Evaluation And learning

Key considerations for evaluation

Key considerations for the three stages of evaluation

Evaluation preparation:

  • Determining evaluability: The relative ‘newness’ of the PVE field and lack of availability of PVE data and available evidence can raise a challenge for determining evaluability, but an evaluability assessment should be conducted to assess the feasibility of evaluation within the given resource and contextual constraints.
  • Preparing a scope of work: The scope of work should highlight the requirements of the evaluation, in particular data gaps or data collection challenges, conflict sensitivity issues, risks or ethical considerations. In addition, data protection and security requirements should be clearly stated.
  • Selecting the evaluation team: Special care to be given to selecting the right evaluation team for the assignment, considering the specific experience (contextual, PVE, thematic) required, sensitivities (PVE, gender, cultural) and risk related to the evaluation.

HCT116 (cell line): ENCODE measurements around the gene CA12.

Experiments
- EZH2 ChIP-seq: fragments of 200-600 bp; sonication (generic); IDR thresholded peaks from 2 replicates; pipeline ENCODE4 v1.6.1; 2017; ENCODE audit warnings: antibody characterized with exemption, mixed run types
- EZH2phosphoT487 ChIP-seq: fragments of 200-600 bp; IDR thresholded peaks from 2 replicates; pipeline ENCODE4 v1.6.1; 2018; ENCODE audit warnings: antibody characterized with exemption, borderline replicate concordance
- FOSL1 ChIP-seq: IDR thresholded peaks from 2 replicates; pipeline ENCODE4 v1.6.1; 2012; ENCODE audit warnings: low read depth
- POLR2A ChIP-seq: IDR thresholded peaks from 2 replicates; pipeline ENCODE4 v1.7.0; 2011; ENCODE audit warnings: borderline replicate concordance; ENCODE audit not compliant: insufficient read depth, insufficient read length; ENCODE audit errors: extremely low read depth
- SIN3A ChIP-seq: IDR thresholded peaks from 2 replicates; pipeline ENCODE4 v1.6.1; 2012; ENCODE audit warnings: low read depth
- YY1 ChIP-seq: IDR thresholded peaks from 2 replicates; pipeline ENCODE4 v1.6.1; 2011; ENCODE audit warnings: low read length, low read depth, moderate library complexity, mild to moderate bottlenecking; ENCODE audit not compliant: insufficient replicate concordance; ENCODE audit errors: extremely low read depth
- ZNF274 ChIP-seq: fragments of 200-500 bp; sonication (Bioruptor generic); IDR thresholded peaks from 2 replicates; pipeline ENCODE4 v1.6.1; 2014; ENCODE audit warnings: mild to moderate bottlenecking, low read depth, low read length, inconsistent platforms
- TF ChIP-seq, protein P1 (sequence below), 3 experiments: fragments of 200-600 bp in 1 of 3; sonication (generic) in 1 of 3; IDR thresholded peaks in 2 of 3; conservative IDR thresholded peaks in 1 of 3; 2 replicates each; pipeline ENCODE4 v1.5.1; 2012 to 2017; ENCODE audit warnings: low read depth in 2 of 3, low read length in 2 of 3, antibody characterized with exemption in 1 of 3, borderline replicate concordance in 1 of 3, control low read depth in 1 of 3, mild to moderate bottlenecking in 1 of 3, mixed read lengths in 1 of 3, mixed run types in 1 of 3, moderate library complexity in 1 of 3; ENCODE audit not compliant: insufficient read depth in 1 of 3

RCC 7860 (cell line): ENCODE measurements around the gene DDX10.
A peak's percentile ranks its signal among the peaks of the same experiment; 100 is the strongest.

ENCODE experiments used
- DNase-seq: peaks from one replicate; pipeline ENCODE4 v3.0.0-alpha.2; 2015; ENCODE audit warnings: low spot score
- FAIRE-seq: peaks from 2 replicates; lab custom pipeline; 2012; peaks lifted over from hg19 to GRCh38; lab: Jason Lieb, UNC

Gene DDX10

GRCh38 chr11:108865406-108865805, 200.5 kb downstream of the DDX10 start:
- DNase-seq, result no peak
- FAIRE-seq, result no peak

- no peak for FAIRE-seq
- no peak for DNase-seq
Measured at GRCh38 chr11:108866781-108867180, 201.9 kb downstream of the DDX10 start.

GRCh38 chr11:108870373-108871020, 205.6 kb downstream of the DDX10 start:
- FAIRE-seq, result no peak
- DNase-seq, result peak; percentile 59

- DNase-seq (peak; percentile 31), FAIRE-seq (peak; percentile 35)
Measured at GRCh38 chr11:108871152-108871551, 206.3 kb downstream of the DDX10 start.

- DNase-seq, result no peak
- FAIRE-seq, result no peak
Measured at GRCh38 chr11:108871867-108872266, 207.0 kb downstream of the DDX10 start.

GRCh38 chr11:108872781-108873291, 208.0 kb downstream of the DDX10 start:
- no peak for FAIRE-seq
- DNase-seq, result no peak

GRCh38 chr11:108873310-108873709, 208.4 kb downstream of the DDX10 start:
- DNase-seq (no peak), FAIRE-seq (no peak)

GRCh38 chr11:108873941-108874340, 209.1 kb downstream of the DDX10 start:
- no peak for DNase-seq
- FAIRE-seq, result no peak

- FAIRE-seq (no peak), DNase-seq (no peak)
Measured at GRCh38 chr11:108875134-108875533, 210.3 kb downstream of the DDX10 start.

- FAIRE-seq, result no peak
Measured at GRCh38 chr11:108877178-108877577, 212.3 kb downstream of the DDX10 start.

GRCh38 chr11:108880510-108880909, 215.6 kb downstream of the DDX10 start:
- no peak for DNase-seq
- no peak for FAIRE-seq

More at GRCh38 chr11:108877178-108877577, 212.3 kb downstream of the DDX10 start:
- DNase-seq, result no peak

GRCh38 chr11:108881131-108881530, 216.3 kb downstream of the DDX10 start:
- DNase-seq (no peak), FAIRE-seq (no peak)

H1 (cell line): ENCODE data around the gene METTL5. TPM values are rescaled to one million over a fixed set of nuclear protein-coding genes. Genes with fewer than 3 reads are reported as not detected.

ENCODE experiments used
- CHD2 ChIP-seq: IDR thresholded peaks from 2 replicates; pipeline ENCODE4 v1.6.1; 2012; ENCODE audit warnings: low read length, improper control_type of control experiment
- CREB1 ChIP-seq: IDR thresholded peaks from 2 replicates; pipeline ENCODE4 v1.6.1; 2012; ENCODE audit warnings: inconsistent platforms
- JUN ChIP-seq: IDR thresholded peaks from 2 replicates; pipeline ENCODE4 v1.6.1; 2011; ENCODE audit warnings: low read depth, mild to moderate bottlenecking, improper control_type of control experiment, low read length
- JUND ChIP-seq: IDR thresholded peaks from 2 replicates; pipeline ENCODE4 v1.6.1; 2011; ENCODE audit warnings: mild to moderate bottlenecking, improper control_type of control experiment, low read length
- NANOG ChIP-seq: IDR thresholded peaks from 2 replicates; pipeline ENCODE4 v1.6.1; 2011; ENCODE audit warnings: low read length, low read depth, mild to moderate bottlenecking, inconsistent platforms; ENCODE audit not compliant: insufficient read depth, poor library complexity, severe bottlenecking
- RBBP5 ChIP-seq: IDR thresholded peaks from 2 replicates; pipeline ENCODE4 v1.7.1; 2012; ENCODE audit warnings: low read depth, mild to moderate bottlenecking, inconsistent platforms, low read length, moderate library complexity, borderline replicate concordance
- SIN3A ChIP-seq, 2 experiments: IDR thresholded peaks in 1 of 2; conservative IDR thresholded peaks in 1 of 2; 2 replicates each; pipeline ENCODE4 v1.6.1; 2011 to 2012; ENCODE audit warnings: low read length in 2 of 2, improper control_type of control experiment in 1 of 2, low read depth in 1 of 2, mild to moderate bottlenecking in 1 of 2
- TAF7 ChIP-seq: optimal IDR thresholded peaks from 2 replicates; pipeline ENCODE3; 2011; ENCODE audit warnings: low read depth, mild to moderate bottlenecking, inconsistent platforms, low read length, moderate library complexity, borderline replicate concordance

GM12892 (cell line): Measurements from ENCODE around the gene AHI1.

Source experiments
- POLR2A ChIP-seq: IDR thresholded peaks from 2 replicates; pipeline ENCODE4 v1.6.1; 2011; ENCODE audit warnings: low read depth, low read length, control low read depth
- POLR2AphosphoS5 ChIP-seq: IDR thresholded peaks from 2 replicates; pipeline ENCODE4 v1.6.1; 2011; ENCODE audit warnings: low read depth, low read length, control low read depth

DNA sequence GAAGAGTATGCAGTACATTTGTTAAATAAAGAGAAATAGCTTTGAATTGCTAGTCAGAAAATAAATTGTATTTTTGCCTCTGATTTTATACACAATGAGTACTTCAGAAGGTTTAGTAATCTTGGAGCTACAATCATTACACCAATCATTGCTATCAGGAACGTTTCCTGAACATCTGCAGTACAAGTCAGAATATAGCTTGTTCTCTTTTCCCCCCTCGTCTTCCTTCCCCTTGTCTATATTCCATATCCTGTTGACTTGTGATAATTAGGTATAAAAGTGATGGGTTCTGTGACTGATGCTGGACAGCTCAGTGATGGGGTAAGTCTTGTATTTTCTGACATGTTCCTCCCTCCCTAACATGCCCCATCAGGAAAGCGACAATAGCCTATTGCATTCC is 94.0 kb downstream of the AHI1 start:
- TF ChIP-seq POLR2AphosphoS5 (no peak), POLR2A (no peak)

Evaluation design and implementation:

  • The evaluation questions and framework: Evaluation lines of inquiry should be tailored for the specific context and project, however, some broad questions adapted here from the OECD DAC Guidance for Evaluating Conflict Prevention and Peacebuilding Activities offer a useful model.
  • Data collection – tools, protocols, and methods: The nature of your PVE programme, evaluation purpose and questions, as well as available resources, will steer the selection of data collection tools. Refer the above module on data collection for more details on data collection. Methods should integrate risk, security and protection protocols which relate to the specific PVE context.

Evaluation utilisation:

  • Reporting and utilisation: The evaluation ToR should define the reporting methods and evaluation audience. Sharing learning and communicating findings with other practitioners and partners as well as donors will provide valuable data to contribute to the evidence base on PVE programmes.
  • Feedback with participants: Where possible, evaluation findings and how these findings have been used should be fed back to evaluation participants.

Five points to consider in PVE evaluation

Adapted from IMPACT Europe, An evaluation toolkit for professionals working in the counter violent extremism field, http://www.impact.itti.com.pl